- Party Toes
Today was the surgery to have my archbars, wires and bands removed. I was so excited, I painted on Party Toes (Muppet-inspired OPI Collection, called “Rainbow Connection”).
My surgery time was 10 am, so we were to report to the hospital by 8:30. We had decided to go straight in after dropping the kids off at day care. About 5 minutes away from the hospital, I received a call from day surgery asking if I could “come right in.” It sounded like my surgery might get moved up, which was great. My goal was to get out of the hospital as early as possible so that I could come home and nap in my own bed with clean sheets before the kids came home.
In the end, there was no need for me to rush in. Apparently, they had me in preop early just in case Dr. T was available early for the surgery. He wasn’t. It wasn’t the end of the world, because I came well prepared with my smart phone and Nook (determined to finish The Help today).
We did the normal intake procedures while waiting for Dr. T (LOVE those heated blankets; hate the fact that there’s always a gap in the curtain when you are changing into the johnny). The anesthesiologist resident came by to discuss the options. Last time, I got the full package of painkillers, “twilight” anesthesia for the intubation, and general for setting my jaws and wires. Today, I was told I’d likely get just the “twilight” anesthesia. Not as romantic as it sounds. She then did the quickest and most painless IV I’ve ever had, but P and I were blinded by the amount of bling she was wearing – drop earrings and an ice skating rink on her ring finger. At first, I assumed the earrings were fake; after seeing the ring, now I’m not so sure! In any case, I’ve never seen blingy earrings like that in a hospital. Bravo.
Fun fact: you know when you are asked how often you drink and you answer “socially?” Well now they drill down on specifics. Just know that if you admit to drinking at least four drinks a week (that’s a week, not a day), you will be considered a “heavy” drinker for medical purposes. Please take note. Funnily enough, they describe “twilight” anethesia as being like a “night of hard drinking, with blackouts”. Which you really wouldn’t understand unless you really were a heavy drinker.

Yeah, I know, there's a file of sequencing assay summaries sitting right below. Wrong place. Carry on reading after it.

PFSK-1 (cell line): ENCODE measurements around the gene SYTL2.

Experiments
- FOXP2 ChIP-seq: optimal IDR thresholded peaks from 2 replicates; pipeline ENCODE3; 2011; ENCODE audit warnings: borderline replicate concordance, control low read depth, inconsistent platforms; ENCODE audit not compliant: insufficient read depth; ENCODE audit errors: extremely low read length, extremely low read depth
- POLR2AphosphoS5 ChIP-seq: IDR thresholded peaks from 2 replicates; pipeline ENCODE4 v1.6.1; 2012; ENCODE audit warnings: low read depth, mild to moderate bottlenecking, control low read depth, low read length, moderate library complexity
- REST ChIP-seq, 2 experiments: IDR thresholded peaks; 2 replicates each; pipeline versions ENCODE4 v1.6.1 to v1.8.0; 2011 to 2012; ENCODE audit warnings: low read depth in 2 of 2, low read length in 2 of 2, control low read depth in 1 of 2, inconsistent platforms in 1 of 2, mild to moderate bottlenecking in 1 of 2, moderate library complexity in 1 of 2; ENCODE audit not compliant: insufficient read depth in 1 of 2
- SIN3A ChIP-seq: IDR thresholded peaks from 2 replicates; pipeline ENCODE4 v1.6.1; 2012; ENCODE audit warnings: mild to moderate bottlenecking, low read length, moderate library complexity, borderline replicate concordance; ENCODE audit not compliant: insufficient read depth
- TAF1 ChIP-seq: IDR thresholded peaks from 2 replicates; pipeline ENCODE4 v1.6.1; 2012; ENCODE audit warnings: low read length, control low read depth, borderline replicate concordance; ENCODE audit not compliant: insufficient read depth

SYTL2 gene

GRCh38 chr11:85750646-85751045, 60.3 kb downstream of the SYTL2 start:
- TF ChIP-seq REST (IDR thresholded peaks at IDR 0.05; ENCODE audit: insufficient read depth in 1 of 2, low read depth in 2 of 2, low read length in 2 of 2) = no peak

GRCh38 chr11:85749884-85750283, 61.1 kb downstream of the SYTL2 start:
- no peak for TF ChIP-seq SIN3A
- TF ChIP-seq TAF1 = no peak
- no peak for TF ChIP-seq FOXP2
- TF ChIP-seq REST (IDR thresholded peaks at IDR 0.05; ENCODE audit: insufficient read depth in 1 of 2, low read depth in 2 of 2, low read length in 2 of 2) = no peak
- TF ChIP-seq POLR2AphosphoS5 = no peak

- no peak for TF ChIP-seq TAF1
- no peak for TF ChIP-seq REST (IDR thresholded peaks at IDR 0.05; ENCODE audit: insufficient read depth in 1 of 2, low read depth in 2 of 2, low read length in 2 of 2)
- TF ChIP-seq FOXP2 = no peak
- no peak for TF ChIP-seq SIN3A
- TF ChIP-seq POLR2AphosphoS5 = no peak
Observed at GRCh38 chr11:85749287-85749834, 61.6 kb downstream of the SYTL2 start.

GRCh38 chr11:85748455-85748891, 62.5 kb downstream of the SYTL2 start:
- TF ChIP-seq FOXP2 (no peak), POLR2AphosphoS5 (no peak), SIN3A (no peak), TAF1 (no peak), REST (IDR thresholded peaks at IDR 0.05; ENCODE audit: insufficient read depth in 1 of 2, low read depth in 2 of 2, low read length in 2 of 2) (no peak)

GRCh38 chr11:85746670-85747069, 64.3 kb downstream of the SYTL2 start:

The anesthesiologists work in a team, so I had the attending in addition to the resident. He (and everyone else) kept asking me if Dr. T had been by yet. I said that he hadn’t, but that his colleague (or lackey) came by to talk and sign some papers. Based on my description of the doctor’s long nose, and affirming that he had a “long neck,” the attending deduced with a verbal eyeroll that I had met one of the “celebrity” doctors. It turns out that this lackey was actually featured in a short-lived reality ABC TV show called Boston Med. According to IMDB.com, he appeared as himself.
Dr. T finally came (at 10:02), and I was wheeled into the OR. I was suspicious and nervous that I had not received any sort of pre-sedation. Since I don’t remember ever having been in an OR, I can say now that it’s a scary place. It’s all white, and there are these huge, alien-looking, police-interrogation lamps above you. Oh, and did you know that they strap your legs to the table??? A quick-thinking and genius nurse who remembered my claustrophobia/fear of restraint offered to uncover my feet. I love nurses, and this one actually remembered me from the original surgery! As she said, they don’t get many jaw fractures from running, and I was memorable because of the three kids. I don’t know why uncovering my feet worked, but it actually took away the panicky feeling.
Last time getting my twilight sedation felt like me getting woozy and feeling drunk. Today, the medication burned in my IV. The attending anesthesiologist described this sensation as “spicy” and warned me that it was about to get a lot spicier. And it did! The attending immediately started rubbing the IV site, which felt a little like it was getting worse, but perhaps he was trying to facilitate the meds coming through.
In any case, the last words I remember hearing were from Dr. T to the attending anesthesiologist regarding if I needed to be intubated. Although the attending agreed that I could open my mouth wide enough to be intubated orally, I clearly heard Dr. T say that was good because I have a “severely deviated septum.” Inner beauty, huh??
The next thing I remembered was being wheeled into recovery and everyone telling me that I did great. Apparently, it’s an accomplishment to lay still and sleep while under heavy sedation? My mouth felt a LOT lighter. I was anxious to leave and since I didn’t have general anesthesia, I was free to leave pretty quickly. I made sure to act peppy, talkative and not too woozy in front of the nurses, and I was able to take my child-free nap.
I’m so happy to have this part behind me, but there’s still a lot of work ahead. My teeth and gums are in pretty bad shape, so Gental Dental, here I come. I also have to see a physical therapist to work on chewing, and I hope she’ll be able to get my smile back to normal. I don’t mean this to sound offensive or disrespectful, but my smile makes me look I had a stroke – my right side, the side I broke – is oddly droopy. And of course, there’s the big return to work on Monday.
Thank you all for your continued reading and for sending positive messages my way!